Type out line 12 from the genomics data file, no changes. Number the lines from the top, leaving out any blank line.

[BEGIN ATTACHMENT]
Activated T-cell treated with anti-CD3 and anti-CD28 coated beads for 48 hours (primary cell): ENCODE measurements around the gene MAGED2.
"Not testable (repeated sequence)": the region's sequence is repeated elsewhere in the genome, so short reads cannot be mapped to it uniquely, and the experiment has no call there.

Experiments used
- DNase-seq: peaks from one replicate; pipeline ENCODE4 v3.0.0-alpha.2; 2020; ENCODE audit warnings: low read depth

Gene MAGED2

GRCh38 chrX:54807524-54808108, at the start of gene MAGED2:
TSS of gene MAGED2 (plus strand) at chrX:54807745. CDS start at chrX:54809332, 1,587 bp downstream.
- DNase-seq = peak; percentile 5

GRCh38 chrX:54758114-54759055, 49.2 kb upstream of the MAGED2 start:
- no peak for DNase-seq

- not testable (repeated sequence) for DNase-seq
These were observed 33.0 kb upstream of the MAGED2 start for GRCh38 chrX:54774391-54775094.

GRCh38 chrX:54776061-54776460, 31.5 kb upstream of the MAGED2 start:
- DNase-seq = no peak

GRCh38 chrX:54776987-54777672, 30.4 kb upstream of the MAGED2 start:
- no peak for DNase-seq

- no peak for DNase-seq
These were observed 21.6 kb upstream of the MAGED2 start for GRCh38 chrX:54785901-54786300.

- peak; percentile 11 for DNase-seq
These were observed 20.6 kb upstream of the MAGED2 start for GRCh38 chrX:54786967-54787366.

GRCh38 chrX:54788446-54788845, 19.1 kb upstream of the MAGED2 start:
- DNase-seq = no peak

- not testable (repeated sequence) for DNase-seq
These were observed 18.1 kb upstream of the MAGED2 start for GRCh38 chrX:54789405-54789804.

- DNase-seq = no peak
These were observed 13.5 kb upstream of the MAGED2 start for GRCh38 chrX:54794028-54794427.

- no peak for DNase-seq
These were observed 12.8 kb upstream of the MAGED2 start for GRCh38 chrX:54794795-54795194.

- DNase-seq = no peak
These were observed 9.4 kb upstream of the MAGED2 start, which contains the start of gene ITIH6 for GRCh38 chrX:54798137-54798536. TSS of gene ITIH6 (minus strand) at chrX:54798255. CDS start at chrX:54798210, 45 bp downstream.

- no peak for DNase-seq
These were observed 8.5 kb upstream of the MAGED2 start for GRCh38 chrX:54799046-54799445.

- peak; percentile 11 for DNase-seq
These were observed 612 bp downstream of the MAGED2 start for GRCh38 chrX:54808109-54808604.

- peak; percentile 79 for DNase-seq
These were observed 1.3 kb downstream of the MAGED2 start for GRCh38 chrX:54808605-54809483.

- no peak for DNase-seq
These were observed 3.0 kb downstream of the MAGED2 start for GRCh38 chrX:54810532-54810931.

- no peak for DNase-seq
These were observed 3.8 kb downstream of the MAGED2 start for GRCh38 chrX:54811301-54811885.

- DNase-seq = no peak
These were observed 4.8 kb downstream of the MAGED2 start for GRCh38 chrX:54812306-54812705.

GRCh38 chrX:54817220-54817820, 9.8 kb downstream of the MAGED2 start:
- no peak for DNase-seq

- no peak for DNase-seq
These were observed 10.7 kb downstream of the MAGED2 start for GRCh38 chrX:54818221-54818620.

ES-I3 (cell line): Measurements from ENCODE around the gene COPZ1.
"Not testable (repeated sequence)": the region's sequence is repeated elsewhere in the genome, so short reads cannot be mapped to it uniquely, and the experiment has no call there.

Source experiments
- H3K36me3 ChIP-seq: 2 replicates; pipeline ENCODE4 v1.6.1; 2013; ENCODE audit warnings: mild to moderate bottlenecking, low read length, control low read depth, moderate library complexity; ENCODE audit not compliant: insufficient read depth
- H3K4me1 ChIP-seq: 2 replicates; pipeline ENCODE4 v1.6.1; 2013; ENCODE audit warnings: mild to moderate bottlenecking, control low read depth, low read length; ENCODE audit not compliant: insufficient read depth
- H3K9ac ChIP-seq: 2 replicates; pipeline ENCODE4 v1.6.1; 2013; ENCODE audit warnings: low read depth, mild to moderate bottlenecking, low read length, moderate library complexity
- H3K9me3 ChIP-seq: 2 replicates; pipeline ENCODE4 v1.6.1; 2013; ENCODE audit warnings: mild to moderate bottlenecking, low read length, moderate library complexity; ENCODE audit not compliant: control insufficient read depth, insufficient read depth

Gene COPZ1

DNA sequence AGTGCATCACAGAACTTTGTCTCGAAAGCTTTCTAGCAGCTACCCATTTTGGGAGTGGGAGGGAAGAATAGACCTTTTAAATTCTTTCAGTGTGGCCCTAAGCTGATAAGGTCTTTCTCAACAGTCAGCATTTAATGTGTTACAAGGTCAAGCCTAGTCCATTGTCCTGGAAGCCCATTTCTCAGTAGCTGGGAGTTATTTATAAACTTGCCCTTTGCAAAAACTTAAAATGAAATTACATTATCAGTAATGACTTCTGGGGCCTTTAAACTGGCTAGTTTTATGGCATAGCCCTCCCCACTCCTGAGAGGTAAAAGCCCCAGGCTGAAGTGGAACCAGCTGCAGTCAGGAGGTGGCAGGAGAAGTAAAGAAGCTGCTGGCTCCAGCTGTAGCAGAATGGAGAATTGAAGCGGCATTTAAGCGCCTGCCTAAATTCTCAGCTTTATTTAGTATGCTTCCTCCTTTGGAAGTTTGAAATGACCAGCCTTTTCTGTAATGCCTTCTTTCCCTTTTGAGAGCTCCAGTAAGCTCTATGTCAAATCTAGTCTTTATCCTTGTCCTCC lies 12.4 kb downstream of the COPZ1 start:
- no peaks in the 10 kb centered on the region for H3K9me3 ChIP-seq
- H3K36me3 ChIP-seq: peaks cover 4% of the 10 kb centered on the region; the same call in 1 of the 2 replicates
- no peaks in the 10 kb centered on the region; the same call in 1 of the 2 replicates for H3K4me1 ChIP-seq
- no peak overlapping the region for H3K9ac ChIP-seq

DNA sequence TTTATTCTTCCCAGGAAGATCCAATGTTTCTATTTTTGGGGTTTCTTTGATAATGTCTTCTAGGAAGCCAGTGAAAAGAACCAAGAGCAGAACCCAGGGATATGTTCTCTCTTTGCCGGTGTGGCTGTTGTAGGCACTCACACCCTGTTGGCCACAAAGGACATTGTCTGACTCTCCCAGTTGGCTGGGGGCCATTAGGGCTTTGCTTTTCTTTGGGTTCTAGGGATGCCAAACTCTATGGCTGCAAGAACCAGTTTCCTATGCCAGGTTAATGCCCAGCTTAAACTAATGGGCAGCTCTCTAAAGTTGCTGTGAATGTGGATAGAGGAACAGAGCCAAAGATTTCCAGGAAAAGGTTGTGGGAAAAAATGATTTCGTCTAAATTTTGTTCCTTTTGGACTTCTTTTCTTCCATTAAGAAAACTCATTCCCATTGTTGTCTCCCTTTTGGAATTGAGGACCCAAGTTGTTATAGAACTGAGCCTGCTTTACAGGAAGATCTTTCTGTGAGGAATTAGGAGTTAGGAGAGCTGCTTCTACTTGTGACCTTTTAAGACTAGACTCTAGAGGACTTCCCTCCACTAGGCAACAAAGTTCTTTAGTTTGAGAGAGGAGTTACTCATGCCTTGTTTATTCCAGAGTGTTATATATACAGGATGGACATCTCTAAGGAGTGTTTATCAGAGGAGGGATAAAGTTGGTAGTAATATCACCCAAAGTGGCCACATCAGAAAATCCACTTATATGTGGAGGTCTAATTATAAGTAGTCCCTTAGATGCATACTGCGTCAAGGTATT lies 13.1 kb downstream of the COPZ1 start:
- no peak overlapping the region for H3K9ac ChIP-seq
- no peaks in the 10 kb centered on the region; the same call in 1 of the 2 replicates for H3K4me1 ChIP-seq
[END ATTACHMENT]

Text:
These were observed 33.0 kb upstream of the MAGED2 start for GRCh38 chrX:54774391-54775094.